It’s almost Valentine’s Day but that doesn’t mean that film lovers need to get gushy and overly sentimental when it comes to romantic cinema. One of the most moving and exciting subjects of love-driven movies orbit around the idea of amour fou –– mad love. When love gets dangerous or toxic, as romances turns to obsessive passion, a sense of inevitable doom hangs heavy on the hearts and minds of those involved.
And so, presented here are a perfect batch of films wherein love and the lovers involved, lose control. Hang on, and have fun, if you can. Hearts may break, but that’s sometimes the price of passion, isn’t it?
15. Natural Born Killers (1994)
Oliver Stone’s Natural Born Killers is one of the most polarizing films of the 1990s (for the record, I still find it to be a preachy, didactic sermon which sort of works as a satire, but is more the cinematic equivalent of nails scraping on chalkboard for 2 hours).
Following Mickey (Woody Harrelson) and Mallory (Juliette Lewis), two lovers on the run, committing a killing spree as they go, this isn’t Bonnie and Clyde, but it is pastiche, close to True Romance (both were stories by Quentin Tarantino), but not as flirtatious as it zooms in on serial killer culture and how mass media eulogizes such villains, making them into celebrities.
Extolling shock tactics, taboo subjects like incest, and constant twitchy editing and MTV-style maneuvering — including a chic for the time soundtrack featuring Nine Inch Nails, Patti Smith, and Cowboy Junkies — Stone bludgeons the viewer relentlessly in this ugly, kaleidoscopic quagmire of hallucinatory visuals and toxic love.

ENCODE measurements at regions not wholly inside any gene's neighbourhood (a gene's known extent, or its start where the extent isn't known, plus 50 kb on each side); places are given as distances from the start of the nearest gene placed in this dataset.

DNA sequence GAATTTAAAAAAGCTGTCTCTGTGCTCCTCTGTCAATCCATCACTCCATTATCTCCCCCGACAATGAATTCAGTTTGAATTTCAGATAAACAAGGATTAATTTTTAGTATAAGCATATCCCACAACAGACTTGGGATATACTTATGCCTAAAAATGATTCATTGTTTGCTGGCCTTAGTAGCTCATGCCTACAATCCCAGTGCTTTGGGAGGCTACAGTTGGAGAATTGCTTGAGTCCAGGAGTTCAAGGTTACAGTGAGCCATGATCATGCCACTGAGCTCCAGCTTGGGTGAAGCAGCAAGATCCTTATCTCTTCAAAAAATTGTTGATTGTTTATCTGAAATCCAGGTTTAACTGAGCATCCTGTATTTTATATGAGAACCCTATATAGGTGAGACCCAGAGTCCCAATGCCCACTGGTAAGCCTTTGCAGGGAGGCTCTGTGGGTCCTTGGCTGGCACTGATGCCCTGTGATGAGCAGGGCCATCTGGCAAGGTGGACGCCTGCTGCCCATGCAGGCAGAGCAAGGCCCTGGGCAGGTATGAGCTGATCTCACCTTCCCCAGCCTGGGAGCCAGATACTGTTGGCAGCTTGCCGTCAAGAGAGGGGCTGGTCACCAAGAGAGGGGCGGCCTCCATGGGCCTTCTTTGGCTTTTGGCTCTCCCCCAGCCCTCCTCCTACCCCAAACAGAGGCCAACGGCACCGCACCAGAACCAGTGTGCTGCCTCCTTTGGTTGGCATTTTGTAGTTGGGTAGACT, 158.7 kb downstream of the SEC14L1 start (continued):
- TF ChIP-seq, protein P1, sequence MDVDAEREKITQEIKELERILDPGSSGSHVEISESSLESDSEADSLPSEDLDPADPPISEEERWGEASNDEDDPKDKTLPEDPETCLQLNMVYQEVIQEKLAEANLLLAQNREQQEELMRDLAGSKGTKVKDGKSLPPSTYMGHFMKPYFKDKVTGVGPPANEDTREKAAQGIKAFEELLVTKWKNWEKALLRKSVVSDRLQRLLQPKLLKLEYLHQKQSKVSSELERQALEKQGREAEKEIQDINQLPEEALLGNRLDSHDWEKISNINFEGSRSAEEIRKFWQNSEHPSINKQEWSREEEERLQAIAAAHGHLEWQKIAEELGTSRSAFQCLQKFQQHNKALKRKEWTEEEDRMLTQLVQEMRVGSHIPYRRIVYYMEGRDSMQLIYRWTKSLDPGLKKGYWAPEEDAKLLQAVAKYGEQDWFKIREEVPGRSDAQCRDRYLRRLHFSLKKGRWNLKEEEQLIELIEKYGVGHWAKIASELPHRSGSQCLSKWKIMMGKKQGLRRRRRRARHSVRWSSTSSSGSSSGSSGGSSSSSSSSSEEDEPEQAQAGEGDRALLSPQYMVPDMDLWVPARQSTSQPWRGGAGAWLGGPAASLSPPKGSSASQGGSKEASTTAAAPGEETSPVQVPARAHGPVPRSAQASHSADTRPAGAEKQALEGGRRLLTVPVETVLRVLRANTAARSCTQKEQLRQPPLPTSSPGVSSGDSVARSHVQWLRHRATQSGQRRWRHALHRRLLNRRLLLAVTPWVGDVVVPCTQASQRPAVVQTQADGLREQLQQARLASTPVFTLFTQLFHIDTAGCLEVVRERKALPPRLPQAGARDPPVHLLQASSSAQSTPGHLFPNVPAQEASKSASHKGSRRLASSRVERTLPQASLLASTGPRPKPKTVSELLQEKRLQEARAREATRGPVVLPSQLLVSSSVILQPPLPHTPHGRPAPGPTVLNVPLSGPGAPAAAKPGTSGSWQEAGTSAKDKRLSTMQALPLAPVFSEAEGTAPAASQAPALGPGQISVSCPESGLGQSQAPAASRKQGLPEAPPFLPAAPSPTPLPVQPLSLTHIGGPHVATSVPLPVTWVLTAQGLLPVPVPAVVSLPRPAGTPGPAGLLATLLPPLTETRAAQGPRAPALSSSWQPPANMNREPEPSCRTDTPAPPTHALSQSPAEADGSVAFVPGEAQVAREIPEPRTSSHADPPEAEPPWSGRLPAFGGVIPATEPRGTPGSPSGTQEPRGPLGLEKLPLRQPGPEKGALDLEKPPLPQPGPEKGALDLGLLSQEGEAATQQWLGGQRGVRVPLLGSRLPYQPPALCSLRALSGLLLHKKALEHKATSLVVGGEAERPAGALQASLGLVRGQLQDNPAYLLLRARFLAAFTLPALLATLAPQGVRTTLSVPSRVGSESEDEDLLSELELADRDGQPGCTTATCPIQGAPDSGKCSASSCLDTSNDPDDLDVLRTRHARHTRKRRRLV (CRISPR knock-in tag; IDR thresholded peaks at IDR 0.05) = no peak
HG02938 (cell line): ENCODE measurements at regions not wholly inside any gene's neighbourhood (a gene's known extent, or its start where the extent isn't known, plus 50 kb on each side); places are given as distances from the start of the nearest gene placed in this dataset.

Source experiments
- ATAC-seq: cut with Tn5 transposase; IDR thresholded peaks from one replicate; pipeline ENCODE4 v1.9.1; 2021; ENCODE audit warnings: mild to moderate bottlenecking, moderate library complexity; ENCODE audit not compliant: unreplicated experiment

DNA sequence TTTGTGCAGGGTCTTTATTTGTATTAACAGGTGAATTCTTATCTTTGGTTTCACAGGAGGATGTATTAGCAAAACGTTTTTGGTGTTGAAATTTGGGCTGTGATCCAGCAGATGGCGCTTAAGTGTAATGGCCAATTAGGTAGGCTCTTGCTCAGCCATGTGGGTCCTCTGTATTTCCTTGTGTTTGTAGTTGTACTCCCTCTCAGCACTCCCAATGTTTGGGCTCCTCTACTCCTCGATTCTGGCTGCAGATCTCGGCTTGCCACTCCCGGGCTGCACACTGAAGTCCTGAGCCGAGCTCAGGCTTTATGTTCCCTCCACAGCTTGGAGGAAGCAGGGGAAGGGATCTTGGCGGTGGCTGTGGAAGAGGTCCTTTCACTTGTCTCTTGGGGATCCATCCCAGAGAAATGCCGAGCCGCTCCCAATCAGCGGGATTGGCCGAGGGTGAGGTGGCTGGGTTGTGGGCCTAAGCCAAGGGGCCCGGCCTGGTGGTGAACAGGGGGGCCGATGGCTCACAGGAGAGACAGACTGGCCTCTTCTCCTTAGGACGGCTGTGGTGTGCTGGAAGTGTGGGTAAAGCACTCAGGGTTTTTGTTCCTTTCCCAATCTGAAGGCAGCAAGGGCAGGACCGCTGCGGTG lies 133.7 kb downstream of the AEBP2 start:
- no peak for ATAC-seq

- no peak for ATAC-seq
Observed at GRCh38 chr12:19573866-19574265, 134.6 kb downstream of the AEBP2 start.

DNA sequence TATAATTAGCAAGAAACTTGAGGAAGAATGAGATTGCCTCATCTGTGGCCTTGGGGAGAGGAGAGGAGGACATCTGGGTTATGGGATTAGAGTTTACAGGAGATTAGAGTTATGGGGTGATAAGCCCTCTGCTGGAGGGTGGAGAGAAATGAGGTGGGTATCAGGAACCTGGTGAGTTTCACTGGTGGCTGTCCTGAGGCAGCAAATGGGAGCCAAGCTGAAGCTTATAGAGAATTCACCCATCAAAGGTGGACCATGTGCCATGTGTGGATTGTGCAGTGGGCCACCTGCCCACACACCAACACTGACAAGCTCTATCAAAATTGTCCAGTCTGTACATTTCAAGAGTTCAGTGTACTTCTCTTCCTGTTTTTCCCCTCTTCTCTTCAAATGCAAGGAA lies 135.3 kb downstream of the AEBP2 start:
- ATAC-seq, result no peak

14. The Living End (1992)
One of the pioneers of New Queer Cinema in the 1990s, LA-based auteur Gregg Araki (Totally Fucked Up , Mysterious Skin ) made major waves with his third film, The Living End. Often described as a “gay Thelma and Louise,” there’s definitely some adventure and Warholian flourish in this racy road movie.
Araki regular Craig Gilmore is Jon, a talky and cynical film critic, gay and HIV-positive, he soon saddles up with a carefree drifter, also gay, also HIV-positive, named Luke (Mike Dytri).
The Living End has moments of insight, visual vibrancy, and artful eroticism, but, like many of Araki’s early films, it also has outrage, irritation, and deliberate provocation –– which makes sense considering the motto of Jon and Luke is “fuck everything!”
13. Twentynine Palms (2003)
The uncompromising French director Bruno Dumont (L’humanité , P’tit Quinquin ) takes a ferocious zigzag into horror, eroticism and mad love with the gripping road movie Twentynine Palms. David (David Wissak), a photographer, and his girlfriend Katia (Yekaterina Golubeva) head for the heat of Joshua Tree National Park for a photo spread for a magazine.
The couple spend a lot of time either fighting or fucking and before long danger and peril will befall them. What begins as a Zabriskie Point-like mise-en-scène soon morphs into something closer to The Hills Have Eyes, albeit with a minimalist arthouse approach.
Be warned that Dumont’s nihilistic and deeply upsetting ending will rattle sensitive viewers and shock even the most unflappable of fright fans.
“Perhaps the end of the film is too definitive and authoritarian, too violent even, by comparison with the first three quarters of the film,” says Dumont, “but I knew I wanted to end up with total carnage.” You’ve been warned.
12. Bad Timing (1980)
The scandalous, X-rated mini-epic Bad Timing (denounced unfairly as tasteless and misogynistic upon its original release) has been described by award-winning British author and cineaste Geoff Dyer “…as bonkers as it is beautiful”, and he’s not wrong.